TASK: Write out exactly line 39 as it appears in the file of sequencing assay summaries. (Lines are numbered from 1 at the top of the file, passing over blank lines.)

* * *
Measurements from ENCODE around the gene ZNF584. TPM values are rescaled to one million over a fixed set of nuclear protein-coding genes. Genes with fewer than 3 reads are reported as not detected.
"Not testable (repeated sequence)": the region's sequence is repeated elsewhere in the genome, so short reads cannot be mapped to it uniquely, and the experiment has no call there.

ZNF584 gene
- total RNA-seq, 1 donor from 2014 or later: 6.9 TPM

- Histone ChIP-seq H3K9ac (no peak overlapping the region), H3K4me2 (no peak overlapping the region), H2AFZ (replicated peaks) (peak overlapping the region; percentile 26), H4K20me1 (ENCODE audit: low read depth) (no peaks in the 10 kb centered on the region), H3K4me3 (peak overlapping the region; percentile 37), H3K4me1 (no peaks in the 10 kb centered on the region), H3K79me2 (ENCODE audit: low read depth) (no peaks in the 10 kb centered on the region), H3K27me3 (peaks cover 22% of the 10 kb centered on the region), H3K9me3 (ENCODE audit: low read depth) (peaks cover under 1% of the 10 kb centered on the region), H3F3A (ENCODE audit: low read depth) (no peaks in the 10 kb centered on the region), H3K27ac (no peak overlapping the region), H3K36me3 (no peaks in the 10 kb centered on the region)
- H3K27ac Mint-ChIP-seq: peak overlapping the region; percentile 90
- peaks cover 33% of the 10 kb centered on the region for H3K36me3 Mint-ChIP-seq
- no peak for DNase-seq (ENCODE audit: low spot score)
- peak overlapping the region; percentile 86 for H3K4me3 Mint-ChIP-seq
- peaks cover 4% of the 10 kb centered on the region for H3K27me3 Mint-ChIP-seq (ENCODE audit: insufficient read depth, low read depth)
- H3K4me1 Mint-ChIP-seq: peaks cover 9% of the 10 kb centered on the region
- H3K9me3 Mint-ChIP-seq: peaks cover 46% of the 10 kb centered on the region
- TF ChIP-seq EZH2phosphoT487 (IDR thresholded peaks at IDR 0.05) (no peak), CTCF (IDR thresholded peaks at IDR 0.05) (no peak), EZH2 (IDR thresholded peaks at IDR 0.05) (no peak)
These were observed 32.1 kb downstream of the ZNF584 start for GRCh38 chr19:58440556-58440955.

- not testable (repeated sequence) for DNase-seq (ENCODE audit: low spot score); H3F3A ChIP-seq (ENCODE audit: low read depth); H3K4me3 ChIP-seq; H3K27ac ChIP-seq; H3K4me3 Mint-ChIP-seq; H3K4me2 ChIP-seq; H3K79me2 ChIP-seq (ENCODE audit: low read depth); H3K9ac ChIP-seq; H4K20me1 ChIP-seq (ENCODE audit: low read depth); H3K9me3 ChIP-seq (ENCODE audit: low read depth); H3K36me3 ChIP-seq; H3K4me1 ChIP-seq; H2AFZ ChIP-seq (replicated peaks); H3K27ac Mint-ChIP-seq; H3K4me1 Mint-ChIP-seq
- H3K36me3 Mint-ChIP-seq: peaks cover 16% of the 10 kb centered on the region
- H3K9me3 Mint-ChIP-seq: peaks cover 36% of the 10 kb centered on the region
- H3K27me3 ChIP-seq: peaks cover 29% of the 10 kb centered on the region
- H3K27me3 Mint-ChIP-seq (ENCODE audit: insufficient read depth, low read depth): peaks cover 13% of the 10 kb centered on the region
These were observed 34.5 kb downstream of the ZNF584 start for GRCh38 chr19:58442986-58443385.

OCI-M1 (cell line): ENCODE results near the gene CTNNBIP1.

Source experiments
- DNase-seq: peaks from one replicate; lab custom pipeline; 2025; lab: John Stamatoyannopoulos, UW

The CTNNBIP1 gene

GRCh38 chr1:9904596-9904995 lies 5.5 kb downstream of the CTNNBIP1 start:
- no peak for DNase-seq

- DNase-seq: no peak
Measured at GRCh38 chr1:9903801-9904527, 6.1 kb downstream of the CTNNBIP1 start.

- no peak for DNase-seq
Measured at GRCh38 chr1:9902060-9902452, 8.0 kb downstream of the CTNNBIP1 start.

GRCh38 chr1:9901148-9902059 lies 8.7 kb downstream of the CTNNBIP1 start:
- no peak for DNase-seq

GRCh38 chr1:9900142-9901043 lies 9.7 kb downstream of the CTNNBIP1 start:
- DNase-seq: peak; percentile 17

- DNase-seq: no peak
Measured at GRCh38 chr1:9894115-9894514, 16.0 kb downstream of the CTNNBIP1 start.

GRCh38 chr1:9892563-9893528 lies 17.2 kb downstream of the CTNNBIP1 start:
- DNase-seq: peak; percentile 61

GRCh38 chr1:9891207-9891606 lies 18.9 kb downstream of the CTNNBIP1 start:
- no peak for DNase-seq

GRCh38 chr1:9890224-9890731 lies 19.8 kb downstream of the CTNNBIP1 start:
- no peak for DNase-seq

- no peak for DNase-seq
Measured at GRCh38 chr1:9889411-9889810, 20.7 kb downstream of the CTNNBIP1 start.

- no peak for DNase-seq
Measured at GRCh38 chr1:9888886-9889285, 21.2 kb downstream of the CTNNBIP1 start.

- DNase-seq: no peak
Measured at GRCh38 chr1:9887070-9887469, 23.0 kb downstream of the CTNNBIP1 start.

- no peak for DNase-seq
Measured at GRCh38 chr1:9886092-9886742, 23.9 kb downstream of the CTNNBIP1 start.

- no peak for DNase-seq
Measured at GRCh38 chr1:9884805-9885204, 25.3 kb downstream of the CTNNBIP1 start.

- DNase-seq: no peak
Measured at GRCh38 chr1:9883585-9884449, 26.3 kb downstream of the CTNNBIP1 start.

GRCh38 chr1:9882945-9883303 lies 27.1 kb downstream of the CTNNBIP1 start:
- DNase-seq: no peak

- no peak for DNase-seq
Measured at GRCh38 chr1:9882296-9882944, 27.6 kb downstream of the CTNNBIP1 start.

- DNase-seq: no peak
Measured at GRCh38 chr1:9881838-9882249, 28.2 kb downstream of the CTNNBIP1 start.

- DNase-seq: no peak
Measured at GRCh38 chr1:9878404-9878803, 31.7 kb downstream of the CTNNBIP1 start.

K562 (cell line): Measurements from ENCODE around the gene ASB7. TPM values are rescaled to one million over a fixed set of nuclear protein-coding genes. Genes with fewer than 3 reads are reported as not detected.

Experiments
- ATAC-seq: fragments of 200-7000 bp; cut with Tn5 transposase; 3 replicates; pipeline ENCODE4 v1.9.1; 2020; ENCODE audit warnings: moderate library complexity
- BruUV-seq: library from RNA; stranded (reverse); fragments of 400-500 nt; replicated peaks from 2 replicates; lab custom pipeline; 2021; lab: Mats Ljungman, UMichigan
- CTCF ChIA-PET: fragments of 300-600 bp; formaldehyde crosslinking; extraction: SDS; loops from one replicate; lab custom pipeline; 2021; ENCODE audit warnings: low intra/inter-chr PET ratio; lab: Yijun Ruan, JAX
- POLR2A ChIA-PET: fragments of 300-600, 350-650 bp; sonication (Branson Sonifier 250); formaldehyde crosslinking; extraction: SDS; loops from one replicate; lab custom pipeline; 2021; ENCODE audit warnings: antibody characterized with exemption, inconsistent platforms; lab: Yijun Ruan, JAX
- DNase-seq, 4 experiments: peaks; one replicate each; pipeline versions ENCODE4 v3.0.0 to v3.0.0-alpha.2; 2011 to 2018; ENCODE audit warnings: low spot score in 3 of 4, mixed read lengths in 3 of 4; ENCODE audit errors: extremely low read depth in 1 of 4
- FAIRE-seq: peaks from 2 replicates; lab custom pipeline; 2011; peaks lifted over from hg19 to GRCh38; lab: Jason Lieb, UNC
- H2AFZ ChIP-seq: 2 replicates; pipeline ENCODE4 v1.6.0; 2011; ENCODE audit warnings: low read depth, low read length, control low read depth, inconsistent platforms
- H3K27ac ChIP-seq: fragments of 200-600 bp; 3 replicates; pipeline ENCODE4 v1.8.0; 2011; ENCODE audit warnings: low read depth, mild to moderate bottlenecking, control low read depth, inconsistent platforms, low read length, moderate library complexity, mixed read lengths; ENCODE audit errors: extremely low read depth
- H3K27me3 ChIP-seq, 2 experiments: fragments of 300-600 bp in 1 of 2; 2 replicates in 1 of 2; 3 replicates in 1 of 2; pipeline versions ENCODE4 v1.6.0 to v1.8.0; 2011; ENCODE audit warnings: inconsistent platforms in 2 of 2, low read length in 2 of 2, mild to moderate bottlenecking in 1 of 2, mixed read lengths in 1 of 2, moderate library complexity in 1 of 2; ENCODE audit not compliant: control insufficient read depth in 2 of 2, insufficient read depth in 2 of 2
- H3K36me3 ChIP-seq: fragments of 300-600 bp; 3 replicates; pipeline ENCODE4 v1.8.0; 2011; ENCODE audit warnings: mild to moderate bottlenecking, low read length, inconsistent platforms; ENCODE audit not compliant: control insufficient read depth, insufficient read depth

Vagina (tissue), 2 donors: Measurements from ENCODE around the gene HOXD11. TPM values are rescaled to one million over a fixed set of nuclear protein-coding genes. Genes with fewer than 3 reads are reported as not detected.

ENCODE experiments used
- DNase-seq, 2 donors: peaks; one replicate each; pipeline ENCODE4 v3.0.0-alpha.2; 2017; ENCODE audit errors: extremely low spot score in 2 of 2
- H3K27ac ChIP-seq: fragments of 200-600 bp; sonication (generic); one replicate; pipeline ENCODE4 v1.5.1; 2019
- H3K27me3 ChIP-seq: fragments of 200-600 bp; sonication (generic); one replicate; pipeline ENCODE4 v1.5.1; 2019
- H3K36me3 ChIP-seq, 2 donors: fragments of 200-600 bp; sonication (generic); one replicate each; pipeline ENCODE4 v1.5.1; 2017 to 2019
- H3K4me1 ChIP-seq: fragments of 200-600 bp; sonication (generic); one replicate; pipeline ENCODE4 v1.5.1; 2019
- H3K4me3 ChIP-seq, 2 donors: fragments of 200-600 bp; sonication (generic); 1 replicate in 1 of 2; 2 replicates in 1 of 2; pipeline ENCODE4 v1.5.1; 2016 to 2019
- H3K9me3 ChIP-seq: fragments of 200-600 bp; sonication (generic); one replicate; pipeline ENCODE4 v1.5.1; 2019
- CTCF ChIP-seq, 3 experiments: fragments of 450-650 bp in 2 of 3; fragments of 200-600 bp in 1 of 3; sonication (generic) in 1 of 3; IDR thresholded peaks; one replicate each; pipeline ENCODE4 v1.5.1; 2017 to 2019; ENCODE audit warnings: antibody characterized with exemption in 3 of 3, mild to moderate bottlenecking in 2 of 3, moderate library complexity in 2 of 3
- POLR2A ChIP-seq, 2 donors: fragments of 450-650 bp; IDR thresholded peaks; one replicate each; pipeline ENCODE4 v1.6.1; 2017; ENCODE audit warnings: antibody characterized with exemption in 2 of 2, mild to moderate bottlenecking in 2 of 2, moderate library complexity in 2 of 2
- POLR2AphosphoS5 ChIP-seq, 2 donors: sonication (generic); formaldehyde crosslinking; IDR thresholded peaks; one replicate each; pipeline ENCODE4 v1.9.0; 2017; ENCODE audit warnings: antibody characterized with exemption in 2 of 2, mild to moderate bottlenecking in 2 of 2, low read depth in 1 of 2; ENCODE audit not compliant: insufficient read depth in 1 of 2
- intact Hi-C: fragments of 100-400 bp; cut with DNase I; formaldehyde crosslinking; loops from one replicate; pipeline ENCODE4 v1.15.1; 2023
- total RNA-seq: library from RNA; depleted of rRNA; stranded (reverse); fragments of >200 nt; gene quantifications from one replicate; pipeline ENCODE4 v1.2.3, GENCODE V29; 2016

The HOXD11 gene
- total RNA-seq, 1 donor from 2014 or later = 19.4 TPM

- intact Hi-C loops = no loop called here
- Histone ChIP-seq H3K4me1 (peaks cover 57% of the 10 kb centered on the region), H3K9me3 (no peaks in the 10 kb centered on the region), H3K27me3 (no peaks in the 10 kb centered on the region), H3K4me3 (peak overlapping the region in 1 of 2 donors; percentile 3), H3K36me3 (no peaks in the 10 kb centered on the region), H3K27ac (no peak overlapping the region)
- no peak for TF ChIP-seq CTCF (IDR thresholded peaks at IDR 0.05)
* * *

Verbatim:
GRCh38 chr1:9891207-9891606 lies 18.9 kb downstream of the CTNNBIP1 start: